The Gurkin-George Cobb-Martha Wood Cottage at 4001 South Virginia Dare Trail dates to circa 1860. Its roofline is broken by two unusual gable dormers facing the Atlantic. The only other gable dormers facing the beach are on the Peters Cottage at 4127 South Virginia Dare Trail (ca. 1932); they appear to be later additions and sit atop an original shed dormer.
Another early house is the 2-story, 3-bay Whedbee Cottage at 4020 South Virginia Dare Trail (1868). Built by Kate Overman on the oceanfront lot sold to her by Dr. Pool, the house was moved to the sound side of South Virginia Dare Trail in 1936. House moves are another characteristic of Cottage Row, with most, if not all, of the houses being moved away from the changed shoreline after hurricanes in 1917, 1918, 1933, and 1962. The Lamb-Martin-Stewart-Folk-Patterson Cottage at 4121 South Virginia Dare Trail reportedly was moved as well – but from the sound side to the oceanfront. It was once connected to the sound side hotel by a pier and was moved to the beach c. 1880. The cottage has standard board-and-batten shutters that open to the sides in addition to shutters in the typical Nags Head style.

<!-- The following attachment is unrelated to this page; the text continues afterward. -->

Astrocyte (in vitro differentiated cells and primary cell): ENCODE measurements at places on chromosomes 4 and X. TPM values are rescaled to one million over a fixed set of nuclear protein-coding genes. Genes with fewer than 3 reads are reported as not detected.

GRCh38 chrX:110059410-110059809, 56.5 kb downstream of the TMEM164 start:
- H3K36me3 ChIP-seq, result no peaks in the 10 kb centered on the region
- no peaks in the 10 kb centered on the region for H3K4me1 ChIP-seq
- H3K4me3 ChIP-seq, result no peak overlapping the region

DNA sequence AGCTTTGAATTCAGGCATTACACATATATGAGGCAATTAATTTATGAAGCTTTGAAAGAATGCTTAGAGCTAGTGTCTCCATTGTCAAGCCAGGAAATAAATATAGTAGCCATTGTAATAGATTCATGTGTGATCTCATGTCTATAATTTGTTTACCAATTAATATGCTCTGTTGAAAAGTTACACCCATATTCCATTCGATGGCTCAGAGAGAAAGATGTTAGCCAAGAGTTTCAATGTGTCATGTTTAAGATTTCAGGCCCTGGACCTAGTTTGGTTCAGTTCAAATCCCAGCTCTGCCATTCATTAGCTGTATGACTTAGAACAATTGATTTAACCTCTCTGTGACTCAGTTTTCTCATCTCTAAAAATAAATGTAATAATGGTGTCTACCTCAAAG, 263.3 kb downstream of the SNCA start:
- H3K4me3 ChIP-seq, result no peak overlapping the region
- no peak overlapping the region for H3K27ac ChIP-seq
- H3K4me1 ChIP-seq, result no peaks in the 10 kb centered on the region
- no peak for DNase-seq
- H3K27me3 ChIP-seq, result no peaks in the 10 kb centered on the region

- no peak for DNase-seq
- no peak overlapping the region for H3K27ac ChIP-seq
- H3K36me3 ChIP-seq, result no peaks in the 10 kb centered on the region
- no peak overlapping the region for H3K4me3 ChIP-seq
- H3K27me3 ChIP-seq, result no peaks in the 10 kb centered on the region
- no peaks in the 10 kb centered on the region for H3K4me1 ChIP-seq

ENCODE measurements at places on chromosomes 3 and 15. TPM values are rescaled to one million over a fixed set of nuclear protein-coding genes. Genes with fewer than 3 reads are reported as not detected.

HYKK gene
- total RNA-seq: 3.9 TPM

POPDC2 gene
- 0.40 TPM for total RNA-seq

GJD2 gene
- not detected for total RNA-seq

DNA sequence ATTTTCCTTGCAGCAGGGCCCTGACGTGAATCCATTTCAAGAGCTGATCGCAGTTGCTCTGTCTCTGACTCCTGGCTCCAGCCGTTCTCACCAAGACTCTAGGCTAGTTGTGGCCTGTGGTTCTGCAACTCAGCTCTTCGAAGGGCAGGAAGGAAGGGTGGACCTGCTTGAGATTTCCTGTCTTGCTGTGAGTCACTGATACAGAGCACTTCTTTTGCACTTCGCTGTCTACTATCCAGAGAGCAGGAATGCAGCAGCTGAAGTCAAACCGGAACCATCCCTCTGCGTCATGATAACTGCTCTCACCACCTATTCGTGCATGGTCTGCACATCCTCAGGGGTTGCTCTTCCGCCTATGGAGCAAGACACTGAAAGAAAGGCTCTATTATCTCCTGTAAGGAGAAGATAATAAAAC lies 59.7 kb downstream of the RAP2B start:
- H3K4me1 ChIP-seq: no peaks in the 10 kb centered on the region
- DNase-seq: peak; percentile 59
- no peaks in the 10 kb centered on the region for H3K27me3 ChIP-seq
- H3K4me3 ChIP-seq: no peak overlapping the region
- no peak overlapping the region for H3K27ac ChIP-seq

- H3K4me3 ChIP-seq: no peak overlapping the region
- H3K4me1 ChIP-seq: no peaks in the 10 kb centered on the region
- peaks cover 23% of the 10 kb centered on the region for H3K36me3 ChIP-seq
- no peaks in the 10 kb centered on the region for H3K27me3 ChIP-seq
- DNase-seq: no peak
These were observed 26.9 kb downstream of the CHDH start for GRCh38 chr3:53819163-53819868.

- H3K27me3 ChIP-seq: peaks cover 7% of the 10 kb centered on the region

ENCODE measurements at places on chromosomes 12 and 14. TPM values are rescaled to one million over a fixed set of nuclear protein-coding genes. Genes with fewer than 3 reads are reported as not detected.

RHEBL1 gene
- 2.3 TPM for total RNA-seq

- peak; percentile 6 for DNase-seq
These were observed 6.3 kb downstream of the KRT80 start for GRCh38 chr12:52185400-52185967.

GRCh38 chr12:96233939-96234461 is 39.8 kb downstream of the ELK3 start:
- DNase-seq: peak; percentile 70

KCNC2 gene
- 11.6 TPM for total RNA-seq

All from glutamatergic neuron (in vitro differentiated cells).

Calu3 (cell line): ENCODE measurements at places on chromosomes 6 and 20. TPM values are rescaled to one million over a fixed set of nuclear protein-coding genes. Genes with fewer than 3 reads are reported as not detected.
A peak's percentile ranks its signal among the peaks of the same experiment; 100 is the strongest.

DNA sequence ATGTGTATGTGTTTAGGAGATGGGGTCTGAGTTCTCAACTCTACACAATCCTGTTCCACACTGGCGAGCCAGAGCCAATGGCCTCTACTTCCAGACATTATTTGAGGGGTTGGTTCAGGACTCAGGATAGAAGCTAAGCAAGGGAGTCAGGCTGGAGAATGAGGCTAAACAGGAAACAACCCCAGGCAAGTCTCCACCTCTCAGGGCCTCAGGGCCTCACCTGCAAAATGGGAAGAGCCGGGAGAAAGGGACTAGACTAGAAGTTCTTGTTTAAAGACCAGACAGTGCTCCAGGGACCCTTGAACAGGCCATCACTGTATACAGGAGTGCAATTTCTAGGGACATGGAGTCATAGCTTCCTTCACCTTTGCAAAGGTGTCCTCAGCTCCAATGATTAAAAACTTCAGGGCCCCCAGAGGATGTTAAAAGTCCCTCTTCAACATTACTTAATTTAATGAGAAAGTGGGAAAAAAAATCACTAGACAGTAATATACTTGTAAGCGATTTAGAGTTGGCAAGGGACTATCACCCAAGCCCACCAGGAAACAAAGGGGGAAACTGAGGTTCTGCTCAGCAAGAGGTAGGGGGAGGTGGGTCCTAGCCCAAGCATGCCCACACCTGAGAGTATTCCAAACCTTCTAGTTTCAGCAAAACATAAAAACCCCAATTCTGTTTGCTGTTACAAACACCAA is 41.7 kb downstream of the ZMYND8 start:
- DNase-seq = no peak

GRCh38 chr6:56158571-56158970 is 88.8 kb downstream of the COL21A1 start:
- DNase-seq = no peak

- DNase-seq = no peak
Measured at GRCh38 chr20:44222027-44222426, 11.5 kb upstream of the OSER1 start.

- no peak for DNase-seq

Spider Villa aka the WW Griffin-Drane Cottage at 4049 South Virginia Dare Trail dates to 1859. When viewed from the street, its lively combination of materials and forms, including board-and-batten siding and shingles across numerous small additions, showcases the accretive nature of cottage construction in the district.
Beginning in the 1910s and through the 1940s, local builder S. J. Twine put his personal stamp on the beach cottages, designing and building new cottages, and expanding or renovating older ones. Twine, like many of the cottage owners, was from Elizabeth City. He was a master vernacular builder. Long-time residents of the row reported that a Twine house never lost its roof or otherwise came apart during a storm.